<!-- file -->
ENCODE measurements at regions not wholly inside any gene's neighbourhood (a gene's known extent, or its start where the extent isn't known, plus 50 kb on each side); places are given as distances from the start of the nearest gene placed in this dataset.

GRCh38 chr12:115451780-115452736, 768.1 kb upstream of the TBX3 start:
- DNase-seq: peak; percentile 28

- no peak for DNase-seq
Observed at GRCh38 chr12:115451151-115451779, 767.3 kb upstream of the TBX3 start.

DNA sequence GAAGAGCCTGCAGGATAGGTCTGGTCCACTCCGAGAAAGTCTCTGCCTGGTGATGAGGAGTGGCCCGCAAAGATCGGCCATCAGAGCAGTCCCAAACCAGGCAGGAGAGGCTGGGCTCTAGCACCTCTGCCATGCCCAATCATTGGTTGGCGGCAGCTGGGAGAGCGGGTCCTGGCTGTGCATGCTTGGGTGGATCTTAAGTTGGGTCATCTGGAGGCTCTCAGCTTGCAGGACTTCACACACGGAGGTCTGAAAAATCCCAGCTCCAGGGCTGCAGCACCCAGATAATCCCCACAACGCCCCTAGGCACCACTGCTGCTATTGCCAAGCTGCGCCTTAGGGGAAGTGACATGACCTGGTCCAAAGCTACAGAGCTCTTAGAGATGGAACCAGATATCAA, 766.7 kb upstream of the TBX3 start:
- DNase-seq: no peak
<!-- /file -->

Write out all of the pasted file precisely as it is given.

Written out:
ENCODE measurements at regions not wholly inside any gene's neighbourhood (a gene's known extent, or its start where the extent isn't known, plus 50 kb on each side); places are given as distances from the start of the nearest gene placed in this dataset.

GRCh38 chr12:115451780-115452736, 768.1 kb upstream of the TBX3 start:
- DNase-seq: peak; percentile 28

- no peak for DNase-seq
Observed at GRCh38 chr12:115451151-115451779, 767.3 kb upstream of the TBX3 start.

DNA sequence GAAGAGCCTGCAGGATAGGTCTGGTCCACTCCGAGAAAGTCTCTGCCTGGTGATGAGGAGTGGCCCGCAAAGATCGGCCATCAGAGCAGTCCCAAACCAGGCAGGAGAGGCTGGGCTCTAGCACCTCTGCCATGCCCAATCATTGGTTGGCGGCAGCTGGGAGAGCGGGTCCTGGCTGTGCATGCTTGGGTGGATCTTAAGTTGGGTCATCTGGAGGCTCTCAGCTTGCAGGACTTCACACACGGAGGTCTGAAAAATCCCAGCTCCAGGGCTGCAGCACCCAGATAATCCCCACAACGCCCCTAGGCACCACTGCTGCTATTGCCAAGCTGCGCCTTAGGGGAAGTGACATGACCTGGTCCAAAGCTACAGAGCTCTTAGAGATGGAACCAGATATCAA, 766.7 kb upstream of the TBX3 start:
- DNase-seq: no peak